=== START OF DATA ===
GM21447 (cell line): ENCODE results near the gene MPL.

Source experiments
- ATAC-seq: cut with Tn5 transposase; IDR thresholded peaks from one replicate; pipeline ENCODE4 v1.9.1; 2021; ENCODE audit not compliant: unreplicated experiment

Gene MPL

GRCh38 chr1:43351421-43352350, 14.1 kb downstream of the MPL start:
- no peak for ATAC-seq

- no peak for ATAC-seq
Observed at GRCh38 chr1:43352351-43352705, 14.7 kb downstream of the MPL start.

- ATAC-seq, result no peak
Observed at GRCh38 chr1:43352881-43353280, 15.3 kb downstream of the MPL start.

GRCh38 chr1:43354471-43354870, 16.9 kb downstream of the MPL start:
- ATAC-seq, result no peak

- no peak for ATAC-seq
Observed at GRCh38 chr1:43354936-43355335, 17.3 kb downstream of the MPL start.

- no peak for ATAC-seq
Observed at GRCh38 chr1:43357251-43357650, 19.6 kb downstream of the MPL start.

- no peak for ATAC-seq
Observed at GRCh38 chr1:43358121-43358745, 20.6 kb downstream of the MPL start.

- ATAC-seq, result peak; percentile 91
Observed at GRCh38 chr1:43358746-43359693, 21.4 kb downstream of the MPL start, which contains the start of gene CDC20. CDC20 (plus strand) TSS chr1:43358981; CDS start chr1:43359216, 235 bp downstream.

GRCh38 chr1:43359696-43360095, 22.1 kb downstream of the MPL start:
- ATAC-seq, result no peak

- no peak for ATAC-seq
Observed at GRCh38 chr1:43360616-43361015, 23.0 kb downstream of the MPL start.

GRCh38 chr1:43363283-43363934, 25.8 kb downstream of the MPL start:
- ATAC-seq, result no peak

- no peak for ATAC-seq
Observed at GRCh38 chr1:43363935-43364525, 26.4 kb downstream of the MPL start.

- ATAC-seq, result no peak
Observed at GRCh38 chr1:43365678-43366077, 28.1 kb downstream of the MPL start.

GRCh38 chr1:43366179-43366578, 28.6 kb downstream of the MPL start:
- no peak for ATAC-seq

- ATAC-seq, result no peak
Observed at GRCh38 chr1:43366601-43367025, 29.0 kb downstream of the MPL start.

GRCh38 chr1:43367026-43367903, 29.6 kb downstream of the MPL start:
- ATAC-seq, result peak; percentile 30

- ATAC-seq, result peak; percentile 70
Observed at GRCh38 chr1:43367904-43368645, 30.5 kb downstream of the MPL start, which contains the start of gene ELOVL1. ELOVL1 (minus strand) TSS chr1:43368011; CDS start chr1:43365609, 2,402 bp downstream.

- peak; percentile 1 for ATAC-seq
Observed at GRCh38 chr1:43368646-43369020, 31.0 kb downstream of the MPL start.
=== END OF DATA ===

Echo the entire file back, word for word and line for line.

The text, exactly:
GM21447 (cell line): ENCODE results near the gene MPL.

Source experiments
- ATAC-seq: cut with Tn5 transposase; IDR thresholded peaks from one replicate; pipeline ENCODE4 v1.9.1; 2021; ENCODE audit not compliant: unreplicated experiment

Gene MPL

GRCh38 chr1:43351421-43352350, 14.1 kb downstream of the MPL start:
- no peak for ATAC-seq

- no peak for ATAC-seq
Observed at GRCh38 chr1:43352351-43352705, 14.7 kb downstream of the MPL start.

- ATAC-seq, result no peak
Observed at GRCh38 chr1:43352881-43353280, 15.3 kb downstream of the MPL start.

GRCh38 chr1:43354471-43354870, 16.9 kb downstream of the MPL start:
- ATAC-seq, result no peak

- no peak for ATAC-seq
Observed at GRCh38 chr1:43354936-43355335, 17.3 kb downstream of the MPL start.

- no peak for ATAC-seq
Observed at GRCh38 chr1:43357251-43357650, 19.6 kb downstream of the MPL start.

- no peak for ATAC-seq
Observed at GRCh38 chr1:43358121-43358745, 20.6 kb downstream of the MPL start.

- ATAC-seq, result peak; percentile 91
Observed at GRCh38 chr1:43358746-43359693, 21.4 kb downstream of the MPL start, which contains the start of gene CDC20. CDC20 (plus strand) TSS chr1:43358981; CDS start chr1:43359216, 235 bp downstream.

GRCh38 chr1:43359696-43360095, 22.1 kb downstream of the MPL start:
- ATAC-seq, result no peak

- no peak for ATAC-seq
Observed at GRCh38 chr1:43360616-43361015, 23.0 kb downstream of the MPL start.

GRCh38 chr1:43363283-43363934, 25.8 kb downstream of the MPL start:
- ATAC-seq, result no peak

- no peak for ATAC-seq
Observed at GRCh38 chr1:43363935-43364525, 26.4 kb downstream of the MPL start.

- ATAC-seq, result no peak
Observed at GRCh38 chr1:43365678-43366077, 28.1 kb downstream of the MPL start.

GRCh38 chr1:43366179-43366578, 28.6 kb downstream of the MPL start:
- no peak for ATAC-seq

- ATAC-seq, result no peak
Observed at GRCh38 chr1:43366601-43367025, 29.0 kb downstream of the MPL start.

GRCh38 chr1:43367026-43367903, 29.6 kb downstream of the MPL start:
- ATAC-seq, result peak; percentile 30

- ATAC-seq, result peak; percentile 70
Observed at GRCh38 chr1:43367904-43368645, 30.5 kb downstream of the MPL start, which contains the start of gene ELOVL1. ELOVL1 (minus strand) TSS chr1:43368011; CDS start chr1:43365609, 2,402 bp downstream.

- peak; percentile 1 for ATAC-seq
Observed at GRCh38 chr1:43368646-43369020, 31.0 kb downstream of the MPL start.